skills and
learn job skills with the goal of moving into full employment," she said.

Clark said 15 people were able to move from the prevocational program
last year into a more traditional job setting.

A sub-minimum wage works like this: if a job pays $10 an hour, but a
person can't work at the optimum productivity level required, their
pay would reflect
that. Someone whose productivity is just 60 percent, for instance,
would be paid $6 an hour.

Lynn Robinson,
president and CEO of Easter Seals Colorado, said a person's
productivity is measured every six months, with raises given based on
their meeting a higher

"We try to get them always going up," she said.

Robinson said it's important to understand that a sub-minimum wage
isn't all someone with a disability lives on. Federal and state
programs pay for such
services as transportation, personal care and housing.

Shalom Denver, like Goodwill and Easter Seals, offers prevocational
services to guide someone with disabilities into the workforce.

"In all honesty, we have folks in here with multiple challenges --
physical, developmental and mental challenges -- that make it pretty
challenging for them
to get a job at minimum wage," said
Arnie Kover,
director of disability and employment services at Shalom Denver. "But
they and we keep working at it. They keep working at it, we keep
working at it, and
we keep supporting them."

The call to end payment of a sub-minimum wage parallels a movement to
shut down sheltered workshops, which has drawn the attention of the
federal government.
The Justice Department in April reached a settlement against the state
of Rhode Island over funding for sheltered workshops. The state will
redirect those
funds to help people with disabilities find jobs in a segregated
setting, such as you'd find in a typical office.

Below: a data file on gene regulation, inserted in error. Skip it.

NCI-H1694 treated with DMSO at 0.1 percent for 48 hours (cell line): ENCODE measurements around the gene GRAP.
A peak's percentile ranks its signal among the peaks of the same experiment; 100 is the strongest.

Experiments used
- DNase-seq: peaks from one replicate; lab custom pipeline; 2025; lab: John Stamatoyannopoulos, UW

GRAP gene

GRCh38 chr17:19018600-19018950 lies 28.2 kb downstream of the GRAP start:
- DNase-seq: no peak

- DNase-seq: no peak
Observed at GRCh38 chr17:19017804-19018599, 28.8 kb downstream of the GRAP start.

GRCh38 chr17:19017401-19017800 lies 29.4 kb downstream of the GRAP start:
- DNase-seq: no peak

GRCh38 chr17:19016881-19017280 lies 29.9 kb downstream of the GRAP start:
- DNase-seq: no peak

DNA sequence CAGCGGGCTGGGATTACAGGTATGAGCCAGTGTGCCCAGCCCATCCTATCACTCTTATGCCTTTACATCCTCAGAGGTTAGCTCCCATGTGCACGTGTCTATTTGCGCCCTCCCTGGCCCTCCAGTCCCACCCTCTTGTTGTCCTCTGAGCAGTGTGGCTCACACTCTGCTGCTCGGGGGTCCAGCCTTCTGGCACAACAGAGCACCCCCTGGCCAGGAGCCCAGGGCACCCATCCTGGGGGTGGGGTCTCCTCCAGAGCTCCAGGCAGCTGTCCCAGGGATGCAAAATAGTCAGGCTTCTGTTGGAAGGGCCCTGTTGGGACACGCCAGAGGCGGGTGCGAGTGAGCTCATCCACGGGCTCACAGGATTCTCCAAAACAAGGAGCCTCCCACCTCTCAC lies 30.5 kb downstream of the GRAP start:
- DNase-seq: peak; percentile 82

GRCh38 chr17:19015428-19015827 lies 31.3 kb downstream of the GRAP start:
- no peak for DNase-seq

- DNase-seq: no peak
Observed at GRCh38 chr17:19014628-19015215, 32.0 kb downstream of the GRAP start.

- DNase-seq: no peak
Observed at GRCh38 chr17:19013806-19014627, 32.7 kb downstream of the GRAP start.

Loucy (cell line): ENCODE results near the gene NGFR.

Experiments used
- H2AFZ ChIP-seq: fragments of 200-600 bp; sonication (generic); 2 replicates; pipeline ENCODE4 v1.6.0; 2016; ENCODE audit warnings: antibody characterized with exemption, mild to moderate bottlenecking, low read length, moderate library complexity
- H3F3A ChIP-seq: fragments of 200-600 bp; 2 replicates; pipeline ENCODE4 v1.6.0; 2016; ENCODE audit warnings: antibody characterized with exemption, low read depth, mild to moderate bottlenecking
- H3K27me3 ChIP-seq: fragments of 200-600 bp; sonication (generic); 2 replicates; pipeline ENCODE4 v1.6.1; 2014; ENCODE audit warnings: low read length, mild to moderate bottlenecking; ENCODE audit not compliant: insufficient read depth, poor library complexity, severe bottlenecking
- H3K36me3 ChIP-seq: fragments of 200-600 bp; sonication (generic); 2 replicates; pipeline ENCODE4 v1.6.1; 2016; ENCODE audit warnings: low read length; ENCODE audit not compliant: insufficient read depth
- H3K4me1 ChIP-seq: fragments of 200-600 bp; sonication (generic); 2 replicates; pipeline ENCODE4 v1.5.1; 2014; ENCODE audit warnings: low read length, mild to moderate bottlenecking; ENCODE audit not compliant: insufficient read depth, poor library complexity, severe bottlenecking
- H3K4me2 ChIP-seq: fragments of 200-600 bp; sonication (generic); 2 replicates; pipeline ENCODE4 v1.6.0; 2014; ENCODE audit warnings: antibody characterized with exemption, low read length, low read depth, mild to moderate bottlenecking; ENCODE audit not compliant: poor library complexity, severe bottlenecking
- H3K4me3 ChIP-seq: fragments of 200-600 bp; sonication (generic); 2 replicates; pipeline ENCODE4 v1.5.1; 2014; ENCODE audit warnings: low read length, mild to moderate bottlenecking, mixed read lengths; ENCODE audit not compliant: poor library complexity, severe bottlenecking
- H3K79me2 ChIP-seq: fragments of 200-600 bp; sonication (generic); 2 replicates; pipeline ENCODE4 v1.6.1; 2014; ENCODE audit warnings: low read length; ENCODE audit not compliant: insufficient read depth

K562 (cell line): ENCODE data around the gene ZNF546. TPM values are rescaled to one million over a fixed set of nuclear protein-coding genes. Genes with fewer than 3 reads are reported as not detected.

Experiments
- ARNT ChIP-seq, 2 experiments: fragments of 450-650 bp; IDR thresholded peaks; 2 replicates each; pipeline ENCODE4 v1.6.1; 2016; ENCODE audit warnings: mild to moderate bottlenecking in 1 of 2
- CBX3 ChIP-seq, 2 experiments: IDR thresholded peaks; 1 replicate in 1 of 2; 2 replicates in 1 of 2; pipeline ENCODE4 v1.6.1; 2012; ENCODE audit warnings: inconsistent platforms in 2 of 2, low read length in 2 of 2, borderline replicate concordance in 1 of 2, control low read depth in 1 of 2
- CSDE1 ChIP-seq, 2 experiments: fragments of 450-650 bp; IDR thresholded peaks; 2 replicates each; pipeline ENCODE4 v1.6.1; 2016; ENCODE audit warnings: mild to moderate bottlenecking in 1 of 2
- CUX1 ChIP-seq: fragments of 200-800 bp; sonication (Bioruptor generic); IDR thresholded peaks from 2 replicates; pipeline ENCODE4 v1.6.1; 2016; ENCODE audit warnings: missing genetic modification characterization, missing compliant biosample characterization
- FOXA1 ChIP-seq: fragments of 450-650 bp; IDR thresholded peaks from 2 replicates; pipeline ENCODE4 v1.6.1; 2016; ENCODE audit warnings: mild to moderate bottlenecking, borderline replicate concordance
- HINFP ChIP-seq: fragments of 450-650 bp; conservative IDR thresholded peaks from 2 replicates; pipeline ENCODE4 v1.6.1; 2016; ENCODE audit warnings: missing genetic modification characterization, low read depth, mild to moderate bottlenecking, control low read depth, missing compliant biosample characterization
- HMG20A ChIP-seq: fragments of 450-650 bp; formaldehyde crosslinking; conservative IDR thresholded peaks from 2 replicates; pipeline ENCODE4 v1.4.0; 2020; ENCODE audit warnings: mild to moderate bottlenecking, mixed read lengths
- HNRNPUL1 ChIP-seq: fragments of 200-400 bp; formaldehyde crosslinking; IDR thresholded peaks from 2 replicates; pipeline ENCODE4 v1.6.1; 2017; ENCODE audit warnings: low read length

But, cautioned
Marcia Tewell,
director of the Colorado Developmental Disabilities Council, it's not
enough to just shut down a sheltered workshop.

"When you close those down, you have to have something for people to
do besides go home and watch TV," she said.

Colorado's Medicaid program put an end to paying for jobs done at
sheltered workshops -- also called non-integrated work services -- in
July 2012.

Shalom Denver closed its sheltered workshop then.

"It wasn't that one day we had a sheltered workshop and we just
changed the name of it," Kover said. "We entirely changed the program,
adding classes and
other job exploration programs. ... The purpose of the workshop has
always been to prepare people for employment. They get work
experience, build their productivity,
move on to jobs. Not everybody's been able to do that."

Robert Lawhead,
CEO of Boulder-based Community Link, said his organization started as
a sheltered workshop in the 1950s and remained in that business until
1996. Community
Link now teaches job-development skills to people with disabilities.

"People prefer being out in the community and didn't want to be
segregated anymore," he said. He said organizations that continue to
use sheltered workshops
are "certainly well-meaning."

Laura Owens,
executive director of the Association of People Supporting
EmploymentFirst, said an integrated workforce is a better atmosphere
for people with a disability.

"If I'm working at Walgreens, I'm working with non-disabled peers and
see them and go to lunch with them and to Christmas parties," she
said. "I think
that's another piece of employment. It's where you meet people, it's
where you make friends. If your circle of support is just others with
that's not a strong circle."

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L. Wayne Hicks is associate editor of the Denver Business Journal,
writes the "Cultural Attache" blog, and compiles the daily "Morning
Edition" email.
Phone: 303-803-9221.
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Dan Burke
My Cell:  406.546.8546
Twitter:  @DallDonal